I’ve always loved to cook. As a child, volunteering to cook on weekends meant I didn’t have to go out and help drag brush into burn piles or do other unpleasant, outside chores. It also meant not having to suffer through my mother’s cooking which, back in the day, consisted of undercooked casseroles or spaghetti and burnt cookies.
As an adult, able to purchase my own ingredients and cook in my own kitchen, I grew to love cooking even more. Home made caramels and chocolates, crab rangoons, cheesecakes of every descriptions, there was no holiday or family event that didn’t involve hours of poring over recipes and experimenting with new dishes. Preparing my favorite meal, Christmas Eve dinner, involved days of preparation and culminated in tables and counters overflowing with food.
At my house, there are always leftovers.
The last few years, though, I’ve noticed my cooking has been lacking something. My dishes are good, just not great. The menu is varied, but not spectacular. The leftovers fly out the door as quickly as ever, but what remains sits in my refrigerator uneaten. There’s something missing.
At first I thought it might be a change in my taste buds, but no one complained about the seasoning or flavor combinations. Perhaps it was a reflection of my hurried life. Rushing through meal preparations might result in inaccurate measurements or missing ingredients, but even when I slowed down, the results remained the same. In desperation, I started to farm out my cooking to other relatives. My recipes, my ingredients, my directions, my kitchen, not my cooking. Sort of like I was the executive chef and my daughter and nieces functioned as my sous and pastry chefs. It filled the table, but didn’t feel fulfilling.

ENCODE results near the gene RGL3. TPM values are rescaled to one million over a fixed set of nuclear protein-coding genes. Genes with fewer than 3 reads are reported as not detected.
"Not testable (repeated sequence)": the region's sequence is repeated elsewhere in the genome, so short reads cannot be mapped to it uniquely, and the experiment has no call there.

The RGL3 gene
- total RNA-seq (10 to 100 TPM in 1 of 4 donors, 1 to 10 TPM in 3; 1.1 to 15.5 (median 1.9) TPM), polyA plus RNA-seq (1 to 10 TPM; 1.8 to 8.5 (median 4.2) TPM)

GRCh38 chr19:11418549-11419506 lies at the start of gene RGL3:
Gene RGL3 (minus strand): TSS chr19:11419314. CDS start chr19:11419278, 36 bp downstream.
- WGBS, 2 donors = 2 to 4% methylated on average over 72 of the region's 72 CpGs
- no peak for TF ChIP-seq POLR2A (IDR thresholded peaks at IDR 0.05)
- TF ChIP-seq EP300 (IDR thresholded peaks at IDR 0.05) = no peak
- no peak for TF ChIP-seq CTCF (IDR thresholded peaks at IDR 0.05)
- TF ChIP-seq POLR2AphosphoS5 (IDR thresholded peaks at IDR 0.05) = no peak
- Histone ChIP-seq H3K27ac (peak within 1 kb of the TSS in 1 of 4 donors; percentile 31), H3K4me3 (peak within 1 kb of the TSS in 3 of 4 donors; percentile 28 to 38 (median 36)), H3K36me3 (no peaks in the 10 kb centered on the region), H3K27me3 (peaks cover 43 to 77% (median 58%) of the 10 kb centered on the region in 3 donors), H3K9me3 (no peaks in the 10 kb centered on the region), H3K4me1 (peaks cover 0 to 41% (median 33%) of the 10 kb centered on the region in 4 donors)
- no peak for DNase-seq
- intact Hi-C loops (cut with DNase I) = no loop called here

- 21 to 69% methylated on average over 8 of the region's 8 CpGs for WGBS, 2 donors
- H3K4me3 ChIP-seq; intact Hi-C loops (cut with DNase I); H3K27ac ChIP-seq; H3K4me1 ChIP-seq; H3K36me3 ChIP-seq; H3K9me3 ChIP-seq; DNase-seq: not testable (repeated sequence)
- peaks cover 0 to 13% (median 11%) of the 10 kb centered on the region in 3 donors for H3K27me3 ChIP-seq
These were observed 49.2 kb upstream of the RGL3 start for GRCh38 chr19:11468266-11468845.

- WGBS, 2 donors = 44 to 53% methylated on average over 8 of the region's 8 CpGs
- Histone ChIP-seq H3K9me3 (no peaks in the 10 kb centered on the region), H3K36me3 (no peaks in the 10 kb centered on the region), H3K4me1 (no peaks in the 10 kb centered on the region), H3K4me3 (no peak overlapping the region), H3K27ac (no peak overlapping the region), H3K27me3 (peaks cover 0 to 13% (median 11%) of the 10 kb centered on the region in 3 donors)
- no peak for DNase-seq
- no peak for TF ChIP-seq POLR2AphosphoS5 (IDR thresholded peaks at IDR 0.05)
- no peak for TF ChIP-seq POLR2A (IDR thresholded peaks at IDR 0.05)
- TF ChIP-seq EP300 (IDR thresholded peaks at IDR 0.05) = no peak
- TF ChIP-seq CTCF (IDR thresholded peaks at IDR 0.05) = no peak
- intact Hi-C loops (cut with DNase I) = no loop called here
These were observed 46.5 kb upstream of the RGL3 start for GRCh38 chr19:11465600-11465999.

Then this week, beset by an awful cold, I made my famous, never fail, totally delicious homemade chicken soup. And it sucked. Oh, it was good-looking enough, and it was hot, and it had the correct ingredients, but it didn’t taste right and it didn’t make me feel any better. It sort of made me feel worse. A feeling I’d never experienced with my chicken soup in the past. Why?
As I dumped it down the sink and ran the garbage disposal, it hit me. It was missing the most crucial ingredient of all – love. My food isn’t meant to just nourish people’s bodies, it’s meant to nourish their souls. Cooking isn’t the combination of ingredients and heat or cold and time equaling taste, it’s the way I say “I love you.” And the last few years, I’ve been a little down on myself. I feel overstressed, overworked, pulled in too many different directions, and plain tired. Cooking has become another chore in the my never-ending chore list and I approach it with the same attitude I clean up dog poop with – resignation. It’s no longer a way to say “I love you.” Instead it’s become a way to say, “Eh, eat.”
So how do I pull myself out of this cooking death spiral and put the love back in my cooking? I’m not really sure, but I have to try because I miss the looks on the faces of my loved ones when they bite into their favorite dish. I miss the appreciative “mmm’s” as they chew. I long for the happy smile when they ask for seconds. I miss all of it and I want it back.
So this weekend I’m going to pick out one dish and cook it with intention, honesty, and love. No looking at the clock. No stressing about bills that need to be paid or laundry that needs to be washed. No regard for how many dishes or ingredients it takes. All I’m going to do is make one meal with love. Then, hopefully, I can recreate that feeling and make another. I’m going to keep going, one recipe at a time, until I return to the days when my food whispered “I love you” with every bite.